"*%!#*!@!*#" Dad yelled.
(Dad had spent four years in the Korean War and knew lots of interesting words. The term "cuss like a sailor" applied to him. He was a stickler for correct pronunciation and would yell at me when ever I tried them out)
So Dad and I went downtown to see what could be found in the shops. In the 60's Tacloban was a sleepy provincial port. The big excitement was when an inter-island cargo ship would deliver a load of supplies. The selection in the stores was plain and utilitarian. Still, they carried a cornucopia of household goods for rural life: School supplies, uniforms for Sacred Heart, Divine Word & Leyte Normal, tin pots and pans, plates, cups, kitchen tools and utensils, needles, thread, fabric and notions filled the shelves from floor to ceiling. In the display cases were cheap jewelry, watches, clocks and transistor radios, a record album or two. Some items were strung from heavy gauge wire that zigzagged the store. Long wooden poles with hooks on the end were wielded by nimble clerks, deftly snagging the desired item from the rafters and depositing it on the counter before you. There were few toys or comics, even fewer books. Even during Christmas there was very little to interest a small boy. We went from store to store, searching for that elusive briefcase. One shop had some multi-colored floral fabric suitcases, another a wood and tin trunk.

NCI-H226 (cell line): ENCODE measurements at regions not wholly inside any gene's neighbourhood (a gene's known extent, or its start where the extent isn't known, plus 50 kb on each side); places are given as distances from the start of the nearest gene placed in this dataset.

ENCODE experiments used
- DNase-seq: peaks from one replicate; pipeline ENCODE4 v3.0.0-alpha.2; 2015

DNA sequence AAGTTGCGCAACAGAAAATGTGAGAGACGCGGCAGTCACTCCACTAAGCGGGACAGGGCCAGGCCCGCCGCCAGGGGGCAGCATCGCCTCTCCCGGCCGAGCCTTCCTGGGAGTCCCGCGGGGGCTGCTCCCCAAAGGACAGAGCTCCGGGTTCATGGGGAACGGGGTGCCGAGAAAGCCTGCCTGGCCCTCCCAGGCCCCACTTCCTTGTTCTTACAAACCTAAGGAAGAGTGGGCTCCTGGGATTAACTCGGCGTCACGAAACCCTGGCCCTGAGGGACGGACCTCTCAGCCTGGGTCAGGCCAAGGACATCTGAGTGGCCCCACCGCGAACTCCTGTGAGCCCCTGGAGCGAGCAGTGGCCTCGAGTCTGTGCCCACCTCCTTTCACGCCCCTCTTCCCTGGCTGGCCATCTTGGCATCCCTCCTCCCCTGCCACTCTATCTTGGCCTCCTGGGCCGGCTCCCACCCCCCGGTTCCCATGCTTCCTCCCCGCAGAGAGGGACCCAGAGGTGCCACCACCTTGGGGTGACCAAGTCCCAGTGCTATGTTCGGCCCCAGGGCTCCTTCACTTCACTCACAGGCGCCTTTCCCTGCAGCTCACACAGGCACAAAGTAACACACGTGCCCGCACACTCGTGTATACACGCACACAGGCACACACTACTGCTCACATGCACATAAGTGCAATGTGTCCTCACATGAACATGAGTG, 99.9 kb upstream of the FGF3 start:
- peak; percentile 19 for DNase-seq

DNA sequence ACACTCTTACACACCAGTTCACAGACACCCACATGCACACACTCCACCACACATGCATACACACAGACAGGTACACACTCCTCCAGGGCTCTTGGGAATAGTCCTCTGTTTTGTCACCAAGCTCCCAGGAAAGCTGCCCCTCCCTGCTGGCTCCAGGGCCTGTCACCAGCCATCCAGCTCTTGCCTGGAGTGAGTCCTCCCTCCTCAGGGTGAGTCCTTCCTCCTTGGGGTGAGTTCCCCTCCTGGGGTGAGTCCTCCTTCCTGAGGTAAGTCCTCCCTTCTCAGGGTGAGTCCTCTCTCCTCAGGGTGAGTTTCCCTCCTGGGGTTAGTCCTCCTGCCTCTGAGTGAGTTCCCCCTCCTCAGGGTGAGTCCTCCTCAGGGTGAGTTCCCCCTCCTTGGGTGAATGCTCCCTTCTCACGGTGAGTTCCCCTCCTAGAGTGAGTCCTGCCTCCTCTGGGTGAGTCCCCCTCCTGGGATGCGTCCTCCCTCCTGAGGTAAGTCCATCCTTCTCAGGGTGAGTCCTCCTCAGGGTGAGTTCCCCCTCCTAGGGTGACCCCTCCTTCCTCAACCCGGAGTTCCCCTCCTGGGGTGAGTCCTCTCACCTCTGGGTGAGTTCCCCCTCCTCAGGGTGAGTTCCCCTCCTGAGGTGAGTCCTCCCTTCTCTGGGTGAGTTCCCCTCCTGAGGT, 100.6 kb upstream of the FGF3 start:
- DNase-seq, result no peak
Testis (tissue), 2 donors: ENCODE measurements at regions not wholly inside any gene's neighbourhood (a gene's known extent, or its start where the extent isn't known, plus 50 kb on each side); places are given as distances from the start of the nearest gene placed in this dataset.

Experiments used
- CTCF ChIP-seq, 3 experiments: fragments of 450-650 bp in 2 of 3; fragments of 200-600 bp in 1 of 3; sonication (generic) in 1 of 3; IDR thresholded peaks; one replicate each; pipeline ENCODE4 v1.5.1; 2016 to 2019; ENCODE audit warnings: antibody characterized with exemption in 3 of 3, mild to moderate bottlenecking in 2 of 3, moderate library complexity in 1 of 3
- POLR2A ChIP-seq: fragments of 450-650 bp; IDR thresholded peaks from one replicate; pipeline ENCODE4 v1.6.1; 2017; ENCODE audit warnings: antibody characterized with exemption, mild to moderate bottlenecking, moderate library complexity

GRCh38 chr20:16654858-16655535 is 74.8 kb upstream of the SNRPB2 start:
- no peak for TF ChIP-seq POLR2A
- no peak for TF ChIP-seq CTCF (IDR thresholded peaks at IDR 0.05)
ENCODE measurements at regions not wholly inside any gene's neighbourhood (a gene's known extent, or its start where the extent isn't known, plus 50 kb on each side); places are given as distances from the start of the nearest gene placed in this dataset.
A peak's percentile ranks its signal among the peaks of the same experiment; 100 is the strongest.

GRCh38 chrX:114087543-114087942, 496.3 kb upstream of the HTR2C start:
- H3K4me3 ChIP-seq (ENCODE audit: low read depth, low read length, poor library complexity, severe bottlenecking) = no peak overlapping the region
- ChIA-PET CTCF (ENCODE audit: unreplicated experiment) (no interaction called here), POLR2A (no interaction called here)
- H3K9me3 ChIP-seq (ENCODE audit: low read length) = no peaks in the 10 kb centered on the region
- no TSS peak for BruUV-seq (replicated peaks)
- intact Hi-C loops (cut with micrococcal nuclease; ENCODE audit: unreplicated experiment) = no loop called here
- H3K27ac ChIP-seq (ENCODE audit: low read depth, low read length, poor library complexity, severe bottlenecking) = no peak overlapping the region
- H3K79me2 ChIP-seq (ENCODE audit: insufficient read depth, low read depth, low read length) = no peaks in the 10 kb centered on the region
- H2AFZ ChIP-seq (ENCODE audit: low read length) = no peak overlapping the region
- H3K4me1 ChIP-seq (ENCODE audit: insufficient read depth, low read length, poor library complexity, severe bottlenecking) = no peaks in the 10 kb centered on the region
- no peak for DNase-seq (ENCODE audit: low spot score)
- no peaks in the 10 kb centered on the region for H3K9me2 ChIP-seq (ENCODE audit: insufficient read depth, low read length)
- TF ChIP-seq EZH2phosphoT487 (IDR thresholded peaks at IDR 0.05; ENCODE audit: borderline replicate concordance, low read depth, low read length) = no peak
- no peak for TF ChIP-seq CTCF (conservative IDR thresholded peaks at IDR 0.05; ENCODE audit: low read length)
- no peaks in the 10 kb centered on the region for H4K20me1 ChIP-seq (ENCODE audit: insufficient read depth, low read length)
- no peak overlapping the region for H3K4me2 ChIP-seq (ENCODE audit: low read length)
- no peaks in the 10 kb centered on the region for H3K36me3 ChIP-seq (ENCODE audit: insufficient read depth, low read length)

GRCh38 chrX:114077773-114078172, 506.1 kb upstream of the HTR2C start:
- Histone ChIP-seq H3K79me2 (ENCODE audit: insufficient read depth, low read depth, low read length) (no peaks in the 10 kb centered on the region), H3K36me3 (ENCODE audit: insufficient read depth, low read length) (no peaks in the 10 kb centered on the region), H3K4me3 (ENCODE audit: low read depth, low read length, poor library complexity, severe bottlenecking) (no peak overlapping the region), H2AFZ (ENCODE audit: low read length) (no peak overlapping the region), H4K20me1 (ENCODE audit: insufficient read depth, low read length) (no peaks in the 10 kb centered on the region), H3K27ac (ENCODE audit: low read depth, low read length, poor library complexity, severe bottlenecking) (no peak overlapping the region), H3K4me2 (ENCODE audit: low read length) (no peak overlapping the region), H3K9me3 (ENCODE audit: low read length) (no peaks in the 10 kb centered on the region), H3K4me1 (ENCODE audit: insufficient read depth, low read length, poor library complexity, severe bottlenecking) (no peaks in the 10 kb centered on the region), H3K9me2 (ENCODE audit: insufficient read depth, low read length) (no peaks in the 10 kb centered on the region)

Then Dad spotted up near the ceiling a lone briefcase, part of a four piece set of Samsonite luggage. He asked to see it. The clerk climbed a ladder and deposited it on the counter. Heavy duty, strong, just the ticket.
"I'll take it!
"No, just the briefcase" he said as the clerk protested that it was part of a set.
This exchange went on for sometime between Dad and the clerk. A crowd gathered. Finally, the clerk got the owner who, while disappointed at not selling the whole set, was glad to overcharge him for the single item. I, on the other hand, was only too glad to get out of the store and away from the comments they were making about my father and his new briefcase.